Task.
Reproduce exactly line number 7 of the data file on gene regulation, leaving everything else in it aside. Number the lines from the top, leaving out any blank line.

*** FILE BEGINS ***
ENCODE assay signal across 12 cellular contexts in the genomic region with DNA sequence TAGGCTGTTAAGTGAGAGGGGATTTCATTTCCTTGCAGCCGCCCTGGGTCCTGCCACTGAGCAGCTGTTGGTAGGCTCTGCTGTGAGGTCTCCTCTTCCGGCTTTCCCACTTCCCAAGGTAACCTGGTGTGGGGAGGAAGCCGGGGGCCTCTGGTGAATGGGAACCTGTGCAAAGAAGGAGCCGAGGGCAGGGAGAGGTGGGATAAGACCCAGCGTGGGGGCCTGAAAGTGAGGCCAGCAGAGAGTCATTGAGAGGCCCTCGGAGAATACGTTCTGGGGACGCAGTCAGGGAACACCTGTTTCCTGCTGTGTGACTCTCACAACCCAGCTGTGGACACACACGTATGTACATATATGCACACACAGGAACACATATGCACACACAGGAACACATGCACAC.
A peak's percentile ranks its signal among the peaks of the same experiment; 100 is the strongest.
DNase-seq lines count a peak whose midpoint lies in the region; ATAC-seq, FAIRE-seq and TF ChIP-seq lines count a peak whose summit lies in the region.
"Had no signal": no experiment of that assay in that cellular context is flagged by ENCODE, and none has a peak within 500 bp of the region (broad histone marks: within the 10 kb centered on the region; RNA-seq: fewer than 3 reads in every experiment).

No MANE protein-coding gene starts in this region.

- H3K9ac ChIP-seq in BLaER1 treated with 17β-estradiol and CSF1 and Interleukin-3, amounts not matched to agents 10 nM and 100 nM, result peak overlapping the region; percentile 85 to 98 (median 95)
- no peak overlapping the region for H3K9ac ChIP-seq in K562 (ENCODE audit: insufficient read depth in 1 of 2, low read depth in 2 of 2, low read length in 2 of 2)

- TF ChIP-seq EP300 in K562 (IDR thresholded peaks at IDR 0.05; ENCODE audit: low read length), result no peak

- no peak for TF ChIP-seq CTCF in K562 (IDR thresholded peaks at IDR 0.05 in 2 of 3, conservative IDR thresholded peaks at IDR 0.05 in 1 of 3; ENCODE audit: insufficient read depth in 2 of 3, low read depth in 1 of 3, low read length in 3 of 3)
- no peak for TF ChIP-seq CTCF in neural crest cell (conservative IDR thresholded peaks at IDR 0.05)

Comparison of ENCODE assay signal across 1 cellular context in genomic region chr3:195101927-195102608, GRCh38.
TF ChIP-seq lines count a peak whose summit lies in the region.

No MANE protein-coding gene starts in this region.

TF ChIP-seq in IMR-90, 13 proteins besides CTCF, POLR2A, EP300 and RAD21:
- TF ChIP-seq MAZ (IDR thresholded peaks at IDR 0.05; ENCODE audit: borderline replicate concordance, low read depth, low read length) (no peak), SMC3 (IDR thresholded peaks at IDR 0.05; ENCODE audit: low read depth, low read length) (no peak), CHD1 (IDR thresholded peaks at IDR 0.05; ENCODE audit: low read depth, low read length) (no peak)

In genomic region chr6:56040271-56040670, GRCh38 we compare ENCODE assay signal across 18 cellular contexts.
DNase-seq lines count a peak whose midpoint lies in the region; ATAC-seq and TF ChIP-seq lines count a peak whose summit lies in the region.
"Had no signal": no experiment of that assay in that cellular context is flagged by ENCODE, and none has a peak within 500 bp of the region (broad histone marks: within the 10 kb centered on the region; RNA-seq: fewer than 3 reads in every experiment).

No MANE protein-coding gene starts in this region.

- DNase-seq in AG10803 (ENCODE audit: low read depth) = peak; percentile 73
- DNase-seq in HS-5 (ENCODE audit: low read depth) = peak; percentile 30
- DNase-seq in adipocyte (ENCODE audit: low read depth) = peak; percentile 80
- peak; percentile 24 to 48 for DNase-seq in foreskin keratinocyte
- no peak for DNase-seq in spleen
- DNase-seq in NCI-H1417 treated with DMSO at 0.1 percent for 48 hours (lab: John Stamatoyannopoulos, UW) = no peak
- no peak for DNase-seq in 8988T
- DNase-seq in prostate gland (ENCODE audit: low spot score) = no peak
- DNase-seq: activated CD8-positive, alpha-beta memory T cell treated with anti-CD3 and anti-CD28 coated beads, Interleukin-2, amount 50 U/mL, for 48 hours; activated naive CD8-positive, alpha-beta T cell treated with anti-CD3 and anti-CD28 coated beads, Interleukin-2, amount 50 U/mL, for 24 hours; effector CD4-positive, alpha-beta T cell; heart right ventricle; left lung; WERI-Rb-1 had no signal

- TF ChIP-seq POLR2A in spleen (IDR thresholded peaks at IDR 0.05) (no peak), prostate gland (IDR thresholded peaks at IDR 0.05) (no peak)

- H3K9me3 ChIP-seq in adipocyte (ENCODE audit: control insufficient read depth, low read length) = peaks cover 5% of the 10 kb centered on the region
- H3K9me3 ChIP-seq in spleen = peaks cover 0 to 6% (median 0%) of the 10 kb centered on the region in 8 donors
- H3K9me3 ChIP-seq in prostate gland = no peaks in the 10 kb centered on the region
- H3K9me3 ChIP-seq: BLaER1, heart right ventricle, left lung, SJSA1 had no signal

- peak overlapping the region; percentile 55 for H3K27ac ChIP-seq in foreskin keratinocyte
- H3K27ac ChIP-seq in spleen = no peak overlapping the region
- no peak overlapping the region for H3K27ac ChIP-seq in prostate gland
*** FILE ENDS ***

- no peak overlapping the region for H3K9ac ChIP-seq in K562 (ENCODE audit: insufficient read depth in 1 of 2, low read depth in 2 of 2, low read length in 2 of 2)